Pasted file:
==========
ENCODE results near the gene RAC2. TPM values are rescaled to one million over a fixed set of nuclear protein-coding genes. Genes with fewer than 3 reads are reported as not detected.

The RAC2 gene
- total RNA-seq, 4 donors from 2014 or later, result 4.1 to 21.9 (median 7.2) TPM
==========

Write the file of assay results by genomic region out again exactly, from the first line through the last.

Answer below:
ENCODE results near the gene RAC2. TPM values are rescaled to one million over a fixed set of nuclear protein-coding genes. Genes with fewer than 3 reads are reported as not detected.

The RAC2 gene
- total RNA-seq, 4 donors from 2014 or later, result 4.1 to 21.9 (median 7.2) TPM